Everyone was fascinated by the fireworks display, their movement, sounds and lighting – some shot straight up before exploding, others whirl in a spiral, some shatter into thousands of sparks, others tumble like a scarlet waterfall or float in a glittering silver shower.  There were various colours as the crackers exploded, we experienced blue, red, green, silver, green, yellow and all the noisy colours and the shapes were plenty.  The  movements kept one’s eyes pinned to the sky as the fireworks would coll, jet, spin, spiral, whirl, whisk, burst, spurt, shoot, spatter, splatter, spurt, gush, rain, spray, scatter, dart, whizz, zoom, float, flitter. The light quality was dazzling, blazing, shimmering, glittering, sparkling, glowing, glimmering, twinkling.  There were happy faces all over the stadium and at homes. Oh yes, hundreds of thousands were glued to their television screens to be part of history. It was a sight to behold.

KHAMA LAUNCHES VISION 2036

On Independence Day, President Khama launched Vision 2036, which takes over from Vision 2016. The new vision borrows from the just concluded vision and marks the beginning of National Development Plan 11. 

The new national vision tagged ‘achieving prosperity for all’, has been in the oven for over a year and is ready to be rolled out. The vision is hailed as a game-changer in the socio-economic and political space. It is anchored on four pillars that are expected to lead Batswana to the “Botswana we want by 2036.” The pillars are Sustainable Economic Development, Human and Social Development, Sustainable Development and Governance, Peace and Security. The vision was arrived at following three broad questions; what kind of Botswana do we want to build by the year 2036? what kind of person would a Motswana like to be in 2036 and lastly in order to achieve these dreams and aspirations, what should be done, and by who?  The Vision 2036 document suggests that, “by 2036, Botswana will be a high-income country, with an export led economy underpinned by diversified, inclusive and sustainable growth driven by high levels of productivity.”

OUR FRIENDS GRACED THE MILESTONE EVENT  

Various Head of States and international guests descended in the capital Gaborone to witness the historic event, which marked 50 years since Botswana began the journey of self-rule.

The 29th of September started with an award ceremony that recognised our founding fathers and other pioneers of the modern day Botswana. The awards were followed by an opening ceremony that we described above. Go to page 7 of this issue to read more on those who were awarded by President Lt Gen Dr Ian Khama. 

Britain, which granted Botswana independence in 1966, was represented by Prince Andrew, the Duke of York, who is the second son of the reigning Queen Elizabeth II.  Queen Elizabeth II, ascended to the throne in 1952, and it was under her rule that Botswana gained independence. Before independence, Botswana had been a protectorate since 1885.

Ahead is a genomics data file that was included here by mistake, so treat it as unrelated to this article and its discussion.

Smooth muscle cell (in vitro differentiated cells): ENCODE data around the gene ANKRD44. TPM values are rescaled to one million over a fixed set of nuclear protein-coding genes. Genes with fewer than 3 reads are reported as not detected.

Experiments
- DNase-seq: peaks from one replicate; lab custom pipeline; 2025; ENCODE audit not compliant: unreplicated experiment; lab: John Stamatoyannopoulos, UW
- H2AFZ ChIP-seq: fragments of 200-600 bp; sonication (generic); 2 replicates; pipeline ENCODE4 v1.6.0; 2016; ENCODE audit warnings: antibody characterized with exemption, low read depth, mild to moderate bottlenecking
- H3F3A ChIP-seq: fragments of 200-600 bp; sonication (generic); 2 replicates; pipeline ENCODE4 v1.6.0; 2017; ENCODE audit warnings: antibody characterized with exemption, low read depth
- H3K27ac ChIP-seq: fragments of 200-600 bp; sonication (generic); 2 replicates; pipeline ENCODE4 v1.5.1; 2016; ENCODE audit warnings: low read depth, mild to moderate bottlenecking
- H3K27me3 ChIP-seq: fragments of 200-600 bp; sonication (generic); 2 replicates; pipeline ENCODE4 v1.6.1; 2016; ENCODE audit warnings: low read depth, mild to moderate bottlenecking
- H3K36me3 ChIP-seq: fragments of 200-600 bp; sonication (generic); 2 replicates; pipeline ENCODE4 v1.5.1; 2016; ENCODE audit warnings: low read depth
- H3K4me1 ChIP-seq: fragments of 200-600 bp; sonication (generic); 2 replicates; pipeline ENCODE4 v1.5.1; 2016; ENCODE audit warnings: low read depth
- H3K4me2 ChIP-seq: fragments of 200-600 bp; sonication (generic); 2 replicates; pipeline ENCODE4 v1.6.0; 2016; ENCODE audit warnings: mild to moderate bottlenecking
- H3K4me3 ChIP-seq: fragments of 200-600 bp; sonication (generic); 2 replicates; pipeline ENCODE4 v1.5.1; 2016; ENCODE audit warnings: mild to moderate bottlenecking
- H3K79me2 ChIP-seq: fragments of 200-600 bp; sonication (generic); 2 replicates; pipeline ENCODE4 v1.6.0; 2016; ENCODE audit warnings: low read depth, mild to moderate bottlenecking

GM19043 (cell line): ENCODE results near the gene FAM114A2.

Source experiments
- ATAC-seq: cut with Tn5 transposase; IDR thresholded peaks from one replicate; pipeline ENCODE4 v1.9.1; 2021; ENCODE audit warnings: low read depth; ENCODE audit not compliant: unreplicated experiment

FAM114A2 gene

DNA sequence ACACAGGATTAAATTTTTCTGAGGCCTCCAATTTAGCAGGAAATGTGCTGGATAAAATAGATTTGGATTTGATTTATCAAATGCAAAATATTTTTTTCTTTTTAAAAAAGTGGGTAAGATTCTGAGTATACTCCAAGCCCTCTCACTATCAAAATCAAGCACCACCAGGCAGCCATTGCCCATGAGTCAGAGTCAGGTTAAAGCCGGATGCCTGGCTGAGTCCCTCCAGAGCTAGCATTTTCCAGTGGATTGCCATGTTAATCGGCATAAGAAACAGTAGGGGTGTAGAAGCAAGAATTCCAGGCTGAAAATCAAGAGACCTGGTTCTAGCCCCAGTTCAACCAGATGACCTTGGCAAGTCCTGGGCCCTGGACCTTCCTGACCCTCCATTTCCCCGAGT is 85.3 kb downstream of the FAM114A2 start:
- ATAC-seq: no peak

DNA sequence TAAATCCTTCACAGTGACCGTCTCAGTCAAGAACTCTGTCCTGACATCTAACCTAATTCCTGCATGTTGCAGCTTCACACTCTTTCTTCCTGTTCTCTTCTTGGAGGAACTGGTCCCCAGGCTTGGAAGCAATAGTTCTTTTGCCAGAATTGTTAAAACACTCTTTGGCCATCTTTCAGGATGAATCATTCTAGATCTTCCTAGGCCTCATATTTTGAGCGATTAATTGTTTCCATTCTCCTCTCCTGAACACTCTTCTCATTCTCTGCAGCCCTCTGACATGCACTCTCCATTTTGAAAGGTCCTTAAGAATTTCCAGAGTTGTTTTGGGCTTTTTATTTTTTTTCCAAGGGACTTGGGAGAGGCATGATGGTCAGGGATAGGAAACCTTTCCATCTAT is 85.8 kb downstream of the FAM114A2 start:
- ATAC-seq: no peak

Southern African Development Committee (SADC) Chairperson and Swaziland monarch, King Mswati also attended our celebrations. Swaziland and Botswana share a common history and had good relations from time immemorial.

King Letsie III of Lesotho was also in attendance. Lesotho, just like Swaziland has worked closely with the Botswana government since 1966.

 Namibia was represented by Vice President Dr Nickey Iyambo and its former president Hefikepunye Pohamba. Namibia and Botswana are good neighbours that share common interests. In July this year, incumbent President, Hage Geingob visited Botswana at the invitation of President Lt Gen Dr Ian Khama.

 Former president of Nigeria Gen. Dr Yakubu Gowon was also in attendance. Nigeria and Botswana have a relationship which includes training of members of the military and the police. The two have enjoyed a cordial relationship over the years.

The United States of America assistant secretary of state for African Affairs, Linda Thomas-Greenfield also attended the celebrations. The United States is one of Botswana’s most significant diplomatic partners, and through its agencies and other non-governmental organisation, the US continues to assist government of Botswana and its communities.

Cuba’s vice president, Mr Salvador Valdes Mesa also graced the occasion. Cuba has been one of Botswana’s allies in the area of health, with Botswana having a significant number of doctors from Cuba.  Cuba also trains some of our medical practitioners and our sports heroes. 

Zimbabwean president, Robert Mugabe who missed the eve ceremony, joined the Friday celebrations. Mugabe’s Zimbabwe also gained independence from Britain, following the collapse of Ian Smith’s rule.

Mozambique president, Filipe Nyusi was also in attendance. Although Mozambique was ruled by Portugal prior to self-rule, its relationship with Botswana is historical. Other countries, which have a relationship with Botswana, were represented by their ambassadors. 

 

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Government ignores nurses’ COVID-19 anxieties

4th August 2021
Nurses

Health workers are at the front line fighting the deadly, contagious COVID-19. These workers have an immense challenge of welfare and government has since turned a blind eye to dares and crushing odds throttling health officers, particularly nurses.

Botswana Nurses Union (BONU) has once more called on government to invest in the country’s nurses and give the nursing profession dignity.

In May 2020, BONU President, Obonolo Rahube said government should, in line with the advocacy of World Health Organisation (WHO) invest more on nurses and midwives, and further advised government to address challenges that nurses are faced with. The proposal was made on International Nurses Day.

At the time, Rahube urged government to provide subsidised accommodation for nurses and midwives as it has emerged that during the fight against the Corona-virus, accommodation for nurses and midwives is very important. Rahube called on government to provide nurses and midwives with 100% medical cover.